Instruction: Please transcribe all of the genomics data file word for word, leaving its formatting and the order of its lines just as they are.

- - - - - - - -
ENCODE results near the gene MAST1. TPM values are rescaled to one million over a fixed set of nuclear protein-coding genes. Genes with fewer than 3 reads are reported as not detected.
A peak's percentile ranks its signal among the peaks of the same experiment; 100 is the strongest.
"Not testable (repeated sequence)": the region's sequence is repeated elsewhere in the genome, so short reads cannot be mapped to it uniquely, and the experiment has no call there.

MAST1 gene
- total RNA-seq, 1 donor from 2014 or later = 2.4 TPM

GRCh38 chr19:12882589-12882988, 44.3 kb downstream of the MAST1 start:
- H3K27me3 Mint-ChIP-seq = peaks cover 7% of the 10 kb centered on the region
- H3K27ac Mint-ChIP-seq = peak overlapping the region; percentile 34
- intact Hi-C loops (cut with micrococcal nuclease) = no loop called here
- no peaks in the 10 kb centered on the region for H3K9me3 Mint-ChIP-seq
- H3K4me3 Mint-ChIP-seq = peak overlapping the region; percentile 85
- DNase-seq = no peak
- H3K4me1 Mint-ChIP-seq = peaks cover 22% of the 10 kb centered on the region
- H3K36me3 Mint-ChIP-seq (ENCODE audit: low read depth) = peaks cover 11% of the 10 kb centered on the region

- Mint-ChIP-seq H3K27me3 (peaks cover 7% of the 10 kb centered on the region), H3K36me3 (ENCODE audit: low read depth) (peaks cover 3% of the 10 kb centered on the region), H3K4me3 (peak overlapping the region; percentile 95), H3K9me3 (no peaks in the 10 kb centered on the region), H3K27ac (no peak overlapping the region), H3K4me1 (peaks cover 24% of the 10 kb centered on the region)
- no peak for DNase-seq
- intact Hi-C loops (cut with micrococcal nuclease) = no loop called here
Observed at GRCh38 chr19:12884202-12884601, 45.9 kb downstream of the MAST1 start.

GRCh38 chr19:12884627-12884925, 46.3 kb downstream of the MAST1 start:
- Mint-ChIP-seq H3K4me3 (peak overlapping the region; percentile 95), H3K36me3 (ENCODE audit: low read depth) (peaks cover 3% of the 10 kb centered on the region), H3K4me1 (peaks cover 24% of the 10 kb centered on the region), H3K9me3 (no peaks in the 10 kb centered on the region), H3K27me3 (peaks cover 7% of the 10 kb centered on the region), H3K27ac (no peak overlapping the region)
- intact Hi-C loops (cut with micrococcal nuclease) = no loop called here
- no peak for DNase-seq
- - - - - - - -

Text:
ENCODE results near the gene MAST1. TPM values are rescaled to one million over a fixed set of nuclear protein-coding genes. Genes with fewer than 3 reads are reported as not detected.
A peak's percentile ranks its signal among the peaks of the same experiment; 100 is the strongest.
"Not testable (repeated sequence)": the region's sequence is repeated elsewhere in the genome, so short reads cannot be mapped to it uniquely, and the experiment has no call there.

MAST1 gene
- total RNA-seq, 1 donor from 2014 or later = 2.4 TPM

GRCh38 chr19:12882589-12882988, 44.3 kb downstream of the MAST1 start:
- H3K27me3 Mint-ChIP-seq = peaks cover 7% of the 10 kb centered on the region
- H3K27ac Mint-ChIP-seq = peak overlapping the region; percentile 34
- intact Hi-C loops (cut with micrococcal nuclease) = no loop called here
- no peaks in the 10 kb centered on the region for H3K9me3 Mint-ChIP-seq
- H3K4me3 Mint-ChIP-seq = peak overlapping the region; percentile 85
- DNase-seq = no peak
- H3K4me1 Mint-ChIP-seq = peaks cover 22% of the 10 kb centered on the region
- H3K36me3 Mint-ChIP-seq (ENCODE audit: low read depth) = peaks cover 11% of the 10 kb centered on the region

- Mint-ChIP-seq H3K27me3 (peaks cover 7% of the 10 kb centered on the region), H3K36me3 (ENCODE audit: low read depth) (peaks cover 3% of the 10 kb centered on the region), H3K4me3 (peak overlapping the region; percentile 95), H3K9me3 (no peaks in the 10 kb centered on the region), H3K27ac (no peak overlapping the region), H3K4me1 (peaks cover 24% of the 10 kb centered on the region)
- no peak for DNase-seq
- intact Hi-C loops (cut with micrococcal nuclease) = no loop called here
Observed at GRCh38 chr19:12884202-12884601, 45.9 kb downstream of the MAST1 start.

GRCh38 chr19:12884627-12884925, 46.3 kb downstream of the MAST1 start:
- Mint-ChIP-seq H3K4me3 (peak overlapping the region; percentile 95), H3K36me3 (ENCODE audit: low read depth) (peaks cover 3% of the 10 kb centered on the region), H3K4me1 (peaks cover 24% of the 10 kb centered on the region), H3K9me3 (no peaks in the 10 kb centered on the region), H3K27me3 (peaks cover 7% of the 10 kb centered on the region), H3K27ac (no peak overlapping the region)
- intact Hi-C loops (cut with micrococcal nuclease) = no loop called here
- no peak for DNase-seq